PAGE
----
The Journal of the American Medical Association found that being slightly overweight could potentially lead to a longer life.
The study relied on research compiled from more than two million study participants who were involved in research linking mortality risk and weight.
The data shows people that were considered overweight, but not obese, were six percent less likely to die during the study period than thin, normal-weight, or obese participants.
"People in that overweight category [are] possibly getting more preventative healthcare because that overweight BMI does trigger a healthcare professional to maybe look further into someone's health status," said PEIA registered dietician Cathy Shaw.
She stressed how the term "slightly overweight" is drastically different than obese and obesity can lead to major health issues.
Shaw added that people need to focus on promoting healthy habits across the weight spectrum.
Brad Wright, who works as a personal trainer at Pro Performance RX in Morgantown, strongly agreed with the importance of a healthy balance.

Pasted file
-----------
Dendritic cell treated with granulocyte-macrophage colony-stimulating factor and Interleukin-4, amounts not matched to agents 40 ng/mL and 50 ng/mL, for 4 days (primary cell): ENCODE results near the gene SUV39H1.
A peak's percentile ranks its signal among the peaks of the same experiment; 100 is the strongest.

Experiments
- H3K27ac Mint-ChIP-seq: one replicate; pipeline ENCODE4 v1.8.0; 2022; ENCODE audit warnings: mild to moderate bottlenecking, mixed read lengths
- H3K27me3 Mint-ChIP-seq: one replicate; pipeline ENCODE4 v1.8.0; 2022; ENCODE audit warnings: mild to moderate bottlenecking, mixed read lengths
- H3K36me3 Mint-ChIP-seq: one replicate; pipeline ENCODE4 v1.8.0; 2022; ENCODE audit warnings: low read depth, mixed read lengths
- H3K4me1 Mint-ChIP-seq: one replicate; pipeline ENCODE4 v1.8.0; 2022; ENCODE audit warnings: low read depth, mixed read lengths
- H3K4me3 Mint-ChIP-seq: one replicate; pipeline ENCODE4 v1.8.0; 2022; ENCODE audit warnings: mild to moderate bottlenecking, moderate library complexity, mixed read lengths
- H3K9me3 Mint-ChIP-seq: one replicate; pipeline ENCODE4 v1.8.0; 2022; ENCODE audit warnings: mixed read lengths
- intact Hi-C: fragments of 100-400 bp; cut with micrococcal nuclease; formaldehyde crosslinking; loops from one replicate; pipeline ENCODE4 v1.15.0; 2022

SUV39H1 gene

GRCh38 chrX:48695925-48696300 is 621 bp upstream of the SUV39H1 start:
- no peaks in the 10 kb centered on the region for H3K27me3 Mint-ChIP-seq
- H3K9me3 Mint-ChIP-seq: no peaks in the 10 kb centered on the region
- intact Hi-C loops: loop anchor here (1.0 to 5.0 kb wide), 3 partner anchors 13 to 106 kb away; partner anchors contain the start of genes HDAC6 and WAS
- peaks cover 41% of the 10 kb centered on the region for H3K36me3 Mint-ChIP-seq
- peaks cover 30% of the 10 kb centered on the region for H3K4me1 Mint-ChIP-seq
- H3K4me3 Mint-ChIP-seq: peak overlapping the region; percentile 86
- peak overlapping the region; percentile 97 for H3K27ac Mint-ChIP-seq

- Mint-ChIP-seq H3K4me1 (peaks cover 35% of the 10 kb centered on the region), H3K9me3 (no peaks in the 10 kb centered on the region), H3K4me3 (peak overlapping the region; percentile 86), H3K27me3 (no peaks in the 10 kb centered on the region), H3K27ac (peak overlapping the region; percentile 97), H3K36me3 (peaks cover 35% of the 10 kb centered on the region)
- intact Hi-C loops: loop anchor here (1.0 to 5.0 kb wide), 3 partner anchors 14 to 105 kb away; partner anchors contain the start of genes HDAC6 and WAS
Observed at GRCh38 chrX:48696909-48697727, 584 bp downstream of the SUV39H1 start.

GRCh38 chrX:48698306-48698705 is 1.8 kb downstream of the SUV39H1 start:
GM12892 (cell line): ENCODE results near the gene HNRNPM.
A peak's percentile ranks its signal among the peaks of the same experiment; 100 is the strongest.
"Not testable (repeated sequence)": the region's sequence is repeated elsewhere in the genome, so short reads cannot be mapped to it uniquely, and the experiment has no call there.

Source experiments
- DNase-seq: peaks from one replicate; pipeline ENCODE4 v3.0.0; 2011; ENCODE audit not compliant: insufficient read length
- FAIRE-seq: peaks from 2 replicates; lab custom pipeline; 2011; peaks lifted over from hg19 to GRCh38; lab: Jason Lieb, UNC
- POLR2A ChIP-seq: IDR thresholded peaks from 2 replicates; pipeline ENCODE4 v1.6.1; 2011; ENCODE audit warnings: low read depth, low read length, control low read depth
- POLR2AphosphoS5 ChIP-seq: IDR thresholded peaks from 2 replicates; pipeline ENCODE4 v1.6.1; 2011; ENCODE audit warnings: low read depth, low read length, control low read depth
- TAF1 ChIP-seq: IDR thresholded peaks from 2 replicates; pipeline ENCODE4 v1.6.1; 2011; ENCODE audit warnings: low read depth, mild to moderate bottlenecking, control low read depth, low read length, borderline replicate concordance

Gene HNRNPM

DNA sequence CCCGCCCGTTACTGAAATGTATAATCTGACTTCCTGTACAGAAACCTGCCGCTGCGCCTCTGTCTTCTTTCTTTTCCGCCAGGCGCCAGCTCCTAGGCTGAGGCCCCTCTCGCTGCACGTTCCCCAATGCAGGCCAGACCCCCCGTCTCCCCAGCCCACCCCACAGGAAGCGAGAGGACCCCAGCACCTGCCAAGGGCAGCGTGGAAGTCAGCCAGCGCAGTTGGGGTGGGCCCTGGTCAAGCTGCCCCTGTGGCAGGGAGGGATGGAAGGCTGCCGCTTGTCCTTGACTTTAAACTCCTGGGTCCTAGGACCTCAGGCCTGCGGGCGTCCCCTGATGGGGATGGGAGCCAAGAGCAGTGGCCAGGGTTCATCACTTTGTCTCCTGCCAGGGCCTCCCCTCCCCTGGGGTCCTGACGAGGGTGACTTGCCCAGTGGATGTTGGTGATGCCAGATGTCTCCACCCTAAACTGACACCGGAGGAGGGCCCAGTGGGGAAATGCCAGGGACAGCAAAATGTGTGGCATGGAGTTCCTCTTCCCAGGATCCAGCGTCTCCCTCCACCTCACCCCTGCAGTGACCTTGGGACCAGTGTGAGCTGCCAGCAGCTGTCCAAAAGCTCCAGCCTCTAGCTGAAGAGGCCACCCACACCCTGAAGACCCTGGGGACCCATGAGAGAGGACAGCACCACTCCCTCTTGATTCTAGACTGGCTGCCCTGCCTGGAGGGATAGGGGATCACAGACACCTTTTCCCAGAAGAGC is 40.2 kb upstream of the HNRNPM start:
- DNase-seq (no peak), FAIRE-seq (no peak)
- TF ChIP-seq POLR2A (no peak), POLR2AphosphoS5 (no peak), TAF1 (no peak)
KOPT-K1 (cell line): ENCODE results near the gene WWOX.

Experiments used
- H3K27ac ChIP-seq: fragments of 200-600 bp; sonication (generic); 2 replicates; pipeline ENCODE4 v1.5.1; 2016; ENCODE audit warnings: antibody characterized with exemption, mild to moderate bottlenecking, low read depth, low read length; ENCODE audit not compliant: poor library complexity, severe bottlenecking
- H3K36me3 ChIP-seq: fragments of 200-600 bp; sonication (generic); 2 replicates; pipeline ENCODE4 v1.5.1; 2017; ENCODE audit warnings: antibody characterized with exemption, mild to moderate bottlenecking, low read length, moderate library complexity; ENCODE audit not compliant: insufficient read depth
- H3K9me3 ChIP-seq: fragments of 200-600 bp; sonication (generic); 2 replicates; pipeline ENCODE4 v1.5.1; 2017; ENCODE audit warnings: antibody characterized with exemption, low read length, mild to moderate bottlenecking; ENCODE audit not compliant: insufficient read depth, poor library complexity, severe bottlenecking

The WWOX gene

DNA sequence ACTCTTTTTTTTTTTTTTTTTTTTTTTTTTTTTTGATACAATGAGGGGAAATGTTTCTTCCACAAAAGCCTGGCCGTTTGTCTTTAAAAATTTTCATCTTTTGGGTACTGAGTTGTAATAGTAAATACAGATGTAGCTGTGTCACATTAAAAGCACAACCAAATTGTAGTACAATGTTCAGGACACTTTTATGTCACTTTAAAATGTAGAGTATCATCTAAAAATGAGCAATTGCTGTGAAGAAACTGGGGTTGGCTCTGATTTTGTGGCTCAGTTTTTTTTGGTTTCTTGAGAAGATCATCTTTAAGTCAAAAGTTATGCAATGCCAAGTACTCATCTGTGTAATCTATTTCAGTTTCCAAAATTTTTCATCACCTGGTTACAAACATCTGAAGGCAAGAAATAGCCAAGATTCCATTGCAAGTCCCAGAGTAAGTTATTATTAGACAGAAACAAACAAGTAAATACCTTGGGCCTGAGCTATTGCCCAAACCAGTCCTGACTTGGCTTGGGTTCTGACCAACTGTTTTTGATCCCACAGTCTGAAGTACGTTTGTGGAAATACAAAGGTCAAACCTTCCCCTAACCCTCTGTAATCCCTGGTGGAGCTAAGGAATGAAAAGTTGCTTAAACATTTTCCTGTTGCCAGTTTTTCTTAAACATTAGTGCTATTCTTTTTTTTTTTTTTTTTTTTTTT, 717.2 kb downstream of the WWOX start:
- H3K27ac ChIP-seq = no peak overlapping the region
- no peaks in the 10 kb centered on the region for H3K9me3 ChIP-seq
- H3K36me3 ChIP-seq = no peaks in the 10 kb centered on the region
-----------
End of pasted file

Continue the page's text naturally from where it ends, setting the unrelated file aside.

"You want to achieve moderation and balance in your life. In other words, you don't have to go all gung-ho and get fitness crazy, and you also don't want to go and splurge and eat tons of sugary meals or carbohydrate meals," said Wright.
He recommends people eat four to six small meals per day and to not eat past 8:00 p.m. He also suggests finding a workout regimen that best fits your lifestyle, and to aim for working out three to five times a week.
Instead of measuring your weight on a scale, Wright said to hip-to-waist ratio or body fat percentage are more accurate ways to keep track of progress.